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Sea School to take on sand dollar study

October 7, 2015
By BRIAN WIERIMA (bwierima@breezenewspapers.com) , Island Reporter, Captiva Current, Sanibel-Captiva Islander

Penny for your thoughts?

How about a sand dollar?

That's exactly what the Sanibel Sea School will be delving into with the start of their longterm research study on the sand dollar off the coasts of Sanibel and Captiva Islands.

Article Photos

The Sanibel Sea School will be undertaking a longterm sand dollar population research project, due to the uncommonly high amount of juvenile sand dollars being found just off of Sanibel and Captiva.

Sanibel Sea School

The study was motivated by the obvious high density of juvenile sand dollars being found just off of Buttonwood Beach and Captiva and also due to the fact, the marine organism has been researched very little over the course of time.

"We are in the process of beginning a multi-year sand dollar population project on Sanibel and Captiva, while collaborating with some researchers, one being from the University of South Carolina and the other from the Canterbury Schools in Fort Myers," said Sanibel Sea School co-founder and Executive Director Dr. Bruce Neill. "Our goal is to answer the questions of the survival, growth rates and the population dynamics of sand dollars."

Sand dollars earn their name due to the fact they look like a round white coin and is one to four inches in diameter as adults. The sand dollar is just as common as sea stars and starfish on the beaches of Florida.

The sand dollars which are being found off of Sanibel and Captiva in abundance, are juveniles, which were born around June of this year.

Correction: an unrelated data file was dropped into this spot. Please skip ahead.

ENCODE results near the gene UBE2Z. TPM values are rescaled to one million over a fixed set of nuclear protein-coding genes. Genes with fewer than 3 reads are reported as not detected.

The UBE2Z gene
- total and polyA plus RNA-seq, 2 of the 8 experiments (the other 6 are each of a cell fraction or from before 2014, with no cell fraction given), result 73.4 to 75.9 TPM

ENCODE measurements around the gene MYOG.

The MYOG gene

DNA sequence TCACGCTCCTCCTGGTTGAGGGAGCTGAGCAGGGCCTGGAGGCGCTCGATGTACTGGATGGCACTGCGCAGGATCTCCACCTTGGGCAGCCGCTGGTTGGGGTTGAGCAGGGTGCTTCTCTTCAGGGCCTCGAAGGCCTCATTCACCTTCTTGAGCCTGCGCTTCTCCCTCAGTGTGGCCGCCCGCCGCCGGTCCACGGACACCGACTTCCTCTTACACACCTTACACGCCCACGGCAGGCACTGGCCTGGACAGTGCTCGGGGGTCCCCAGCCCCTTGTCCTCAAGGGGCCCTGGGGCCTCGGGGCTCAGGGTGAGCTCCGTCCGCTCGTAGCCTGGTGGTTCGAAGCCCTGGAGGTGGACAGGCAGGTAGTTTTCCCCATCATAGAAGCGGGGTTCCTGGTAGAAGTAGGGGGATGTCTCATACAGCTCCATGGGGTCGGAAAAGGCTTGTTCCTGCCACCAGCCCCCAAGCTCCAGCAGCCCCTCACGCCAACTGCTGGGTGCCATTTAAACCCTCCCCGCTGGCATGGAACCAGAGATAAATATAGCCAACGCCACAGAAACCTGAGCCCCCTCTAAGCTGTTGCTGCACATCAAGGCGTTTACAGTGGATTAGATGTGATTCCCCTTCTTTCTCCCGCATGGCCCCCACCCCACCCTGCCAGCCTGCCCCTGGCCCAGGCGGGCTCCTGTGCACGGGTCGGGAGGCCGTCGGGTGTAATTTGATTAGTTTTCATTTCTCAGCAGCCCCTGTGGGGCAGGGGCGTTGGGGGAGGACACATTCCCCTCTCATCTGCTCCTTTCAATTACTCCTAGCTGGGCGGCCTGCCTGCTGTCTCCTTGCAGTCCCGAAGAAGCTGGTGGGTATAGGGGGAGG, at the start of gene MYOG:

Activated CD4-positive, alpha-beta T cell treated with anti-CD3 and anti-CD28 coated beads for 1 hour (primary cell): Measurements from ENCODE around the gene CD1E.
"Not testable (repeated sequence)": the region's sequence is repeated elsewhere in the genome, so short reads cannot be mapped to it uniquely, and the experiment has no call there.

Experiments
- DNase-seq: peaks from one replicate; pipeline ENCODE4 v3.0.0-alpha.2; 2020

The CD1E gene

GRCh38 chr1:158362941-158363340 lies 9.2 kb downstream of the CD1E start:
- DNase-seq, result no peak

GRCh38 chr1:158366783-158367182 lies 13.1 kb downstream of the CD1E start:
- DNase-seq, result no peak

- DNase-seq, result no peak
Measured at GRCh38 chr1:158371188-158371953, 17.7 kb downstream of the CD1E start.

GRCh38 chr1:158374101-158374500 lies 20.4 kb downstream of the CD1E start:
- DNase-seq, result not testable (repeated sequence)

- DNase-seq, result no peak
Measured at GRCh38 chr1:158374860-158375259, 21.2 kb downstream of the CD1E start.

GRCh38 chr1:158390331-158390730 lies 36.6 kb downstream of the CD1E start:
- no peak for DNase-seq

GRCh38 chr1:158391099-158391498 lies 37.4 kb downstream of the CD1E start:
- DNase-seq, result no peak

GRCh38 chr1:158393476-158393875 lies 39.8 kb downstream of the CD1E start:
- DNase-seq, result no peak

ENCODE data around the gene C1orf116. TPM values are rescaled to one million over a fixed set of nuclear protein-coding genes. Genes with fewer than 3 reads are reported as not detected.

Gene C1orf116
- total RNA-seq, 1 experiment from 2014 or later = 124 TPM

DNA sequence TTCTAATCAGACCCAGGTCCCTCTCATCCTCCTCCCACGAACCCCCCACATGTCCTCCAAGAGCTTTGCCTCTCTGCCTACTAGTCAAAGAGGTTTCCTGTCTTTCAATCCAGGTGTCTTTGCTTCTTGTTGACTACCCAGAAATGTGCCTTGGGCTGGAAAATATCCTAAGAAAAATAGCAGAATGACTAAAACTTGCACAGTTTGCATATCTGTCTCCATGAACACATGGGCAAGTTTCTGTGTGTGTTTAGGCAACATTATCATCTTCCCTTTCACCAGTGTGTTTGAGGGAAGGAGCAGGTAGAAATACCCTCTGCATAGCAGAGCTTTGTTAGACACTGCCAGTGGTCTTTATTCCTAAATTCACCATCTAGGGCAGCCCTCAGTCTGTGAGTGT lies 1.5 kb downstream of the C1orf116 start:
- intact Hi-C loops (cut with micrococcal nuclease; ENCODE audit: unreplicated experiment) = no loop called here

"Right now, they are about 22 millimeters in diameter and we will be able to watch them grow up to 100 millimeters," Dr. Neill said. "We believe this will be the highest density of sand dollars in one area which has ever been reported. In some instances, we have found up to 100 juvenile individuals per ever square meter."

Dr. Neill and his Sea School staff also want to enlist young researchers and helpers, as well as retired folk who would be interested in learning about the sand dollar during the study.

"We would love to fit this study into small little aspects of working with younger kids, such as in their science fair projects or school projects," Dr. Neill said. "We would like to produce publishable science data, which will contribute to the body of knowledge that scientists know about sand dollars and what we know about our inner-tidal.

"Someone doesn't need to be a qualified researcher to be a part of this, they just need to be interested in learning about this subject."

The grand goal is to turn the study into a 10-15 year investigation into sand dollars' population.

Sand dollars reproduce by releasing eggs and sperm into the water, where they will join and develop into free-swimming larvae. Through the maturation process, they will eventually develop a hard skeleton, where they will drop to the bottom and live the rest of their lives.

Larvae also can clone themselves and that occurs in do in response to increased predators.

"That can be a kind of a negative thing, because they are cloning themselves out of desperation and not doing it because it's the natural thing to do," Dr. Neill said. "Whether the frequency they are doing that is an indicator of water quality or not, we do not know."

Predators of the sand dollar larvae include different types of fish, as well as sea stars.

"These sand dollars are more complex than what we give them credit for," Dr. Neill said. "But for how popular they are, we know very little about them."

Much like mollusks, sand dollars can give an early indication of the health of the ocean.

"Sand dollars are like the canaries of the ocean, they give warnings early on if there is something wrong," Dr. Neill said. "This is an exciting time for us and I suspect within a two-year period, we have a lot of answers, which will also lead to many more questions."

Some important aspects which could come out of the study include involving scientists from around the world, as well as hosting graduate students who want to do a study on the sand dollar here.

"A million different questions can come up while doing this," Dr. Neill said. "We are absolutely dedicated to the longevity of the project. And that's what we will tackle in the next couple of years. We hope to bring in other researchers or grad students in here to study, then help facilitate that by having access to the field."

To learn more about the Sanibel Sea School and what it has to offer and the programs available for children and adults alike, visit their website at www.sanibelseaschool.org/.

 
 

 

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